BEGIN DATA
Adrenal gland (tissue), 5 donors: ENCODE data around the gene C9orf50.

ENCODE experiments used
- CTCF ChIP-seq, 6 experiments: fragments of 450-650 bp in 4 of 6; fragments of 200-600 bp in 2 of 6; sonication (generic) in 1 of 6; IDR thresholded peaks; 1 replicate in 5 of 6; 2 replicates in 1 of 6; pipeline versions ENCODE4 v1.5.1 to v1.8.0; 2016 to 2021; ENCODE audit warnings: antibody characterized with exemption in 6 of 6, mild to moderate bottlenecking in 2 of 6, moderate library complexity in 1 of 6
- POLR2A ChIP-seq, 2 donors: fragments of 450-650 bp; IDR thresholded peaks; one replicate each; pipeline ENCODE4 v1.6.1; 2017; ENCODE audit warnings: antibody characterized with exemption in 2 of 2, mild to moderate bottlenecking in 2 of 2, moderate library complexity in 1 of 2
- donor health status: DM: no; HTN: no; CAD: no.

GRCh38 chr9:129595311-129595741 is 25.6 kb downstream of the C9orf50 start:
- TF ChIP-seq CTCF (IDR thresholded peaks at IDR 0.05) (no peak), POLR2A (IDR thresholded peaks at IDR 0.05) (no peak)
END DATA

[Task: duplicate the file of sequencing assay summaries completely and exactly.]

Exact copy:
Adrenal gland (tissue), 5 donors: ENCODE data around the gene C9orf50.

ENCODE experiments used
- CTCF ChIP-seq, 6 experiments: fragments of 450-650 bp in 4 of 6; fragments of 200-600 bp in 2 of 6; sonication (generic) in 1 of 6; IDR thresholded peaks; 1 replicate in 5 of 6; 2 replicates in 1 of 6; pipeline versions ENCODE4 v1.5.1 to v1.8.0; 2016 to 2021; ENCODE audit warnings: antibody characterized with exemption in 6 of 6, mild to moderate bottlenecking in 2 of 6, moderate library complexity in 1 of 6
- POLR2A ChIP-seq, 2 donors: fragments of 450-650 bp; IDR thresholded peaks; one replicate each; pipeline ENCODE4 v1.6.1; 2017; ENCODE audit warnings: antibody characterized with exemption in 2 of 2, mild to moderate bottlenecking in 2 of 2, moderate library complexity in 1 of 2
- donor health status: DM: no; HTN: no; CAD: no.

GRCh38 chr9:129595311-129595741 is 25.6 kb downstream of the C9orf50 start:
- TF ChIP-seq CTCF (IDR thresholded peaks at IDR 0.05) (no peak), POLR2A (IDR thresholded peaks at IDR 0.05) (no peak)